I agree. I’d just like to see it worked in as a long run thing, if possible. I think that’s why I thought of it in the sense of dedication and maintaining health, responsibility learned and maintained over time. Not instantly or at a base.

        Go show those weights who the boss is!

      • Muthsarah

        (EDIT: Not necessarily a reply to this comment, just a reply to everything thus posted, especially the original).

        I’ma admit I’m prolly a total fuddy-duddy here, but….

        DISCLAIMER: I ain’t got no problem with the new (certainly new to me, as this is the first I’ve ever heard of her, K while I’m here, are you an avid comics reader, I wouldn’ta figured you, not that I’d know the dif, ‘cuz I’ve been outta the industry for over a decade….) Kamala Khan/Ms.Marvel, but (testament to my out-modedness), I find it a lil’ bit distressing that one more traditional Marvel character is being re-written to be (hold it, just wait…….no, ain’t about race/religion at all…..truly) a teenager. Like there weren’t enough of them. I didn’t follow comics much during the 90s (AKA my childhood), but I grew up among those who did. Seemed at the time that most Marvel-at-least characters were in their 20s if not 30s. And tortured and brooding, but whatever, didn’t and still don’t mean much to me). Thus they nevertheless felt like fully-formed adults, with issues, and flaws they addressed, and not just hormonally-challenged-teens or very early 20-somethings with arrested development.

        No, I don’t have a coherent point here. Don’t hafta. Just commenting. Literally. I got no problem whatsoever with the new Ms. Marvel-izing (dunno if they’re rebooting/re-kajiggerring) the character, or just introducing a new surrogate daughter/follower of the previous version). From what I can glean here, there’s NO continuity between Carol Danvers (Jebus! I remember her name) and Kamala. The issue I take is with her age. Granted, I’m now WAY beyond the teenage-comix-reading demographic (by like, LOTS), but I’ve yet to hear, conclusively, that the industry’s target fanbase has decisively advanced beyond their 20-somethings (of whose membership I can still claim).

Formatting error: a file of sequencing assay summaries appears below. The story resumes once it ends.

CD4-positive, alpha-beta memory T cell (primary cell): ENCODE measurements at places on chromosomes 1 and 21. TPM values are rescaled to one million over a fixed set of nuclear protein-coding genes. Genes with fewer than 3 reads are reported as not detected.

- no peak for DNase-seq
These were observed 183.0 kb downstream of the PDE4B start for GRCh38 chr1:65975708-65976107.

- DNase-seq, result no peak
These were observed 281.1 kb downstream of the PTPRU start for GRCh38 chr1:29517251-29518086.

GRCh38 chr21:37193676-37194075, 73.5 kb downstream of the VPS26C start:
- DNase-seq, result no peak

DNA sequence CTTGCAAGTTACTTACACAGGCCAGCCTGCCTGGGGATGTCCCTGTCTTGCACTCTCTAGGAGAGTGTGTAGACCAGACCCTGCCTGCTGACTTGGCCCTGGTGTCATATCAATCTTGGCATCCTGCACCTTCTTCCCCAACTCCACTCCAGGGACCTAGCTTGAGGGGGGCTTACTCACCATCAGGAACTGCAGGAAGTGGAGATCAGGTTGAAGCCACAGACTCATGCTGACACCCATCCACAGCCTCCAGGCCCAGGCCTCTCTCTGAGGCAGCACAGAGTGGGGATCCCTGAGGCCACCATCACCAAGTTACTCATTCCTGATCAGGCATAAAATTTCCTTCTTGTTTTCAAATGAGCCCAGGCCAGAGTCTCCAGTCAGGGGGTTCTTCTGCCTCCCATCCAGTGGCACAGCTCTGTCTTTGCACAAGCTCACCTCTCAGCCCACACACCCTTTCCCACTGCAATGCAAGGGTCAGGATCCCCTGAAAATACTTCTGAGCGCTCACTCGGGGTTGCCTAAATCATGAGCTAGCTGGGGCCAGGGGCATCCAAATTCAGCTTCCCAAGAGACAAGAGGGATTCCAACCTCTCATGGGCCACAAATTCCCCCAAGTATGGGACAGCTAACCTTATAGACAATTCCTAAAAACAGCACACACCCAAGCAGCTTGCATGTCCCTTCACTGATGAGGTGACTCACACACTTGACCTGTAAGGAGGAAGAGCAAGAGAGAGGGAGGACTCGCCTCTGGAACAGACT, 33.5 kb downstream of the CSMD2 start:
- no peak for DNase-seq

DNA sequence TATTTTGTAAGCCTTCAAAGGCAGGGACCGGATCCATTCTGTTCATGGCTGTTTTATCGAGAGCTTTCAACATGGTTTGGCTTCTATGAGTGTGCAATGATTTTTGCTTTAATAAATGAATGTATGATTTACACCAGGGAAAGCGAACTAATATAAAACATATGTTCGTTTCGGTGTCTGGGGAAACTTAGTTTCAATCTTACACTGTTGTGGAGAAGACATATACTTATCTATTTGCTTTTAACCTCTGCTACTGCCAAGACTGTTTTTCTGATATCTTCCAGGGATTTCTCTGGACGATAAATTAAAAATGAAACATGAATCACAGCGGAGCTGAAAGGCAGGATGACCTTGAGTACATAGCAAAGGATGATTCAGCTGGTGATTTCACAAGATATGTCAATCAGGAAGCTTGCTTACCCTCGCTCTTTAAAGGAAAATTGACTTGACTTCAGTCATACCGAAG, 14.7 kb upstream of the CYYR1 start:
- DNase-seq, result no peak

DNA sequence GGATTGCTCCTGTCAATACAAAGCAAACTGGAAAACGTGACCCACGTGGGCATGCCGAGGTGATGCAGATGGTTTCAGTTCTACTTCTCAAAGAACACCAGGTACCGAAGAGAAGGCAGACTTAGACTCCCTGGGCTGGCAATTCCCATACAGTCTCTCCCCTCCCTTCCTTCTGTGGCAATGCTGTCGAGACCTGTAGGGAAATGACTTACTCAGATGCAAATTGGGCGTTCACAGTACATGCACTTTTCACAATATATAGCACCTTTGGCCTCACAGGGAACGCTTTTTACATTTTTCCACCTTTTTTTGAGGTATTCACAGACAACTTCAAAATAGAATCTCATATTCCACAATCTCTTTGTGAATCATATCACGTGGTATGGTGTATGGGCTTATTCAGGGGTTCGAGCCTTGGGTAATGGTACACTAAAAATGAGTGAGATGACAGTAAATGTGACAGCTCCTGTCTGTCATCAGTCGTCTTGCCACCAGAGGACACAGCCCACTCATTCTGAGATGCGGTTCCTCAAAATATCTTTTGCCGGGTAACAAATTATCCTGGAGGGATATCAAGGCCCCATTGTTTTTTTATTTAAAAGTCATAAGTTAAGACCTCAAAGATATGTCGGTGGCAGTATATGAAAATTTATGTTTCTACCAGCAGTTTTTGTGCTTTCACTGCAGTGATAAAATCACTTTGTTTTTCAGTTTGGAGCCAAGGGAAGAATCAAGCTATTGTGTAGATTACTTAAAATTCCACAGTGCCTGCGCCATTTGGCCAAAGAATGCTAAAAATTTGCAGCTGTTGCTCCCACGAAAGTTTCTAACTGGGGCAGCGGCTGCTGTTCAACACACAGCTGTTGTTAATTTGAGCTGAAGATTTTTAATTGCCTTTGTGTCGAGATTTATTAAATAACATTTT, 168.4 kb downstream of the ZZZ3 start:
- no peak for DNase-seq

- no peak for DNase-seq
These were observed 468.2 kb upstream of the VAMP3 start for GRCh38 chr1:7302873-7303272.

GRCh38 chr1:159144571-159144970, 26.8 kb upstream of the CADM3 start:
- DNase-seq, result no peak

Overall, Ms. Marvel isn’t a character I (in my limited experience) who I’ve had any significant problems with. Yeah, standard busty/hippy/curvy pin-up female design. That’s EVERYWHERE. Can’t escape it. Possibly one reason I never got into comics, but I ain’t gonna claim that’s here nor there). Just feel like I gotta ask – from a position of some unavoidable ignorance – why every new character gotta be a teenager? Seems like that’s the norm, now. Back in the day (literally, my grandparents’ day, because my parents don’t count), superheroes were adults (and almost-exclusively-male, but with minor token female inclusion at the very least), nowadays…..the movies are for the teens, the TV shows pitch to the kids, the movies…prolly both. I’m fine with most forms of inclusiveness/diversity….except for the age-ism. If all the superheroes of the future are teenagers….where does that place 20-somethings? It’s not like we’ve had a chance to rule the world (Marvel or DC or reality or otherwise). Things like this make me feel like part of my own Lost Generation (kids, seriously, look up ‘Lost Generation’, and bookmark for later; it’s totally worth your while to get to understand them).

        Never been a big comix-head….but I feel dis-included nonetheless. Great for Kamala to have found her place while bein’ a lil’ bit different from the (Highly Anglo-Saxon if not exactly Protestent) norm. But….maybe if this had come out ten years ago, it’da meant something. Just feels bad to have missed this kinda innovation, is maybe all I gotta say. Wanna boil this whole rambling post, do it to “I’m jealous of what kids today get to have”. Hopefully the kids today’ll appreciate it, if they have any appreciation of history. Woulda been nice, I think, to have been able to contemplate a new Ms. Marvel as a young’un. But ain’t so young these days.

        Just me bitching. No different from other rants. Hope some genuine meaning comes across. Ain’t hating on your article, Nycea. Just….can’t let it go, all the same. But could (n’t) only do so if’n I didn’t care. And your article, as is typical, got me to care. Prolly more than is healthy. But I enjoy that just as much.

      • Even if she was skinny originally, you would think that gainning superpowers would have manifested on her in someway like for example, increased muscle tone.

  • Alexa

    Never been a fan of Marvel in general, I just never grew up with it. But I think I am going to change my tune because this comic does sound awesome. Its nice to know that comic creators believe that you can balance humor and drama, and not brooding it all the hell up *cough* Didio *cough*